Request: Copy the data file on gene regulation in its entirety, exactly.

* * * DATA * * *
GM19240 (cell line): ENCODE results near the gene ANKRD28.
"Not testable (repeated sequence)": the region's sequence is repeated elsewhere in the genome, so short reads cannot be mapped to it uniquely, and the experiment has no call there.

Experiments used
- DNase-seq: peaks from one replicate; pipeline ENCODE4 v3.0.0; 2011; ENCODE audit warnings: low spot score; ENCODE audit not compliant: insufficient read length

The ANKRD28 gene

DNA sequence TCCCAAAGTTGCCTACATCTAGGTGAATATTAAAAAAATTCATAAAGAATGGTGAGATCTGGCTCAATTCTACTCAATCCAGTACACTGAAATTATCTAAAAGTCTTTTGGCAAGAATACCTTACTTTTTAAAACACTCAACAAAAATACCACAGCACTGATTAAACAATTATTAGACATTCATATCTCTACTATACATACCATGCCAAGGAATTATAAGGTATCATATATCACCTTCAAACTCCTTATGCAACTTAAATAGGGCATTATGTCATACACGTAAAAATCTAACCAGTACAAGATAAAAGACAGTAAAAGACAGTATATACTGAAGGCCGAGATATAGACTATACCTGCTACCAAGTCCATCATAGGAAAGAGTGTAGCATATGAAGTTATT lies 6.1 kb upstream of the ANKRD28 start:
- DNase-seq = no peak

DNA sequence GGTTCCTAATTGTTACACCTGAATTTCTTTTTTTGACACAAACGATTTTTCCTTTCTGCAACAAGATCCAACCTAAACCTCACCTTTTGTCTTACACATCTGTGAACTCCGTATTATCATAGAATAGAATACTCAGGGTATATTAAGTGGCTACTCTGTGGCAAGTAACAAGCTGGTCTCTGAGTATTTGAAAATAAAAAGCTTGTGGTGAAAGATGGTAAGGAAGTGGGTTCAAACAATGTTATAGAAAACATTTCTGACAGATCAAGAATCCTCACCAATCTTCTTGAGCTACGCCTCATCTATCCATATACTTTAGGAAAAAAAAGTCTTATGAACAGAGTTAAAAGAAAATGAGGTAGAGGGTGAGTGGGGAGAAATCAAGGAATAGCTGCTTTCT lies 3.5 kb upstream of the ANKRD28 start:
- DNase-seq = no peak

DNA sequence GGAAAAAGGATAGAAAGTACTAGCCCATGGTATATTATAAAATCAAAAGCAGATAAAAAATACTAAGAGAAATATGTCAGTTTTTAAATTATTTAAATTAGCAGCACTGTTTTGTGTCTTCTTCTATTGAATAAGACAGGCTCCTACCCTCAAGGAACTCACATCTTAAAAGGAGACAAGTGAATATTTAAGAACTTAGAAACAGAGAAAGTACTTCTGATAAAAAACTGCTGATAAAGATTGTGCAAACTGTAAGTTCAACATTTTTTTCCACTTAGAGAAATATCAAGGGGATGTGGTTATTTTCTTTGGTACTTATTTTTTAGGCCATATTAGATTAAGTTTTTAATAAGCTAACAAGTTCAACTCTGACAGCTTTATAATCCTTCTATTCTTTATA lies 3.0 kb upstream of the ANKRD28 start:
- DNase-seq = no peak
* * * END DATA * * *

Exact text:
GM19240 (cell line): ENCODE results near the gene ANKRD28.
"Not testable (repeated sequence)": the region's sequence is repeated elsewhere in the genome, so short reads cannot be mapped to it uniquely, and the experiment has no call there.

Experiments used
- DNase-seq: peaks from one replicate; pipeline ENCODE4 v3.0.0; 2011; ENCODE audit warnings: low spot score; ENCODE audit not compliant: insufficient read length

The ANKRD28 gene

DNA sequence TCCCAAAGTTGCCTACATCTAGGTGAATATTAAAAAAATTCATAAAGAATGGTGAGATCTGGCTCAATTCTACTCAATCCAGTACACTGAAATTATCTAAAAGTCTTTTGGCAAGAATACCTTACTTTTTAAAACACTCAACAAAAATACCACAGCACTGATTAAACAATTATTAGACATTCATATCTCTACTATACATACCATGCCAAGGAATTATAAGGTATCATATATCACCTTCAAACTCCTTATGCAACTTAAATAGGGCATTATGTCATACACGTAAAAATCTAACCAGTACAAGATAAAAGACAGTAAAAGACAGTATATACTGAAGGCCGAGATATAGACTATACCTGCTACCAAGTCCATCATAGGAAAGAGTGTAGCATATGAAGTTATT lies 6.1 kb upstream of the ANKRD28 start:
- DNase-seq = no peak

DNA sequence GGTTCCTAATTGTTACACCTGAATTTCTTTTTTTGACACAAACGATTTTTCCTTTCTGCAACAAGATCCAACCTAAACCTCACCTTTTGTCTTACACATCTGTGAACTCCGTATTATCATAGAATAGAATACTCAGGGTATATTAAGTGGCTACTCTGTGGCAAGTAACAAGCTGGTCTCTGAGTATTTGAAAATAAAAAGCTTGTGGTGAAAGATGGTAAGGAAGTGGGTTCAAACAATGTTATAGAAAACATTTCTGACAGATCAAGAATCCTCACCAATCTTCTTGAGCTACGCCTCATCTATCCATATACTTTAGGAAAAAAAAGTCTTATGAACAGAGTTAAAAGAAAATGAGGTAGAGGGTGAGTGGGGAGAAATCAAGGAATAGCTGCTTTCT lies 3.5 kb upstream of the ANKRD28 start:
- DNase-seq = no peak

DNA sequence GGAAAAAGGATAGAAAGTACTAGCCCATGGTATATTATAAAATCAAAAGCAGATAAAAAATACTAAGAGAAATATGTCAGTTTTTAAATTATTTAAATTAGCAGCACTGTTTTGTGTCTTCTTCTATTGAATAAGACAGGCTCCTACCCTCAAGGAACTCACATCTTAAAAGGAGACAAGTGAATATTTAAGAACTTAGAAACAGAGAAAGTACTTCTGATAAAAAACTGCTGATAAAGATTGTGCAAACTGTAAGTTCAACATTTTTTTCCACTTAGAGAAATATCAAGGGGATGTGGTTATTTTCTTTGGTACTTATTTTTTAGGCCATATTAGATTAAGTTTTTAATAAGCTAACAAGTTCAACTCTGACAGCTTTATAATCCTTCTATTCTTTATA lies 3.0 kb upstream of the ANKRD28 start:
- DNase-seq = no peak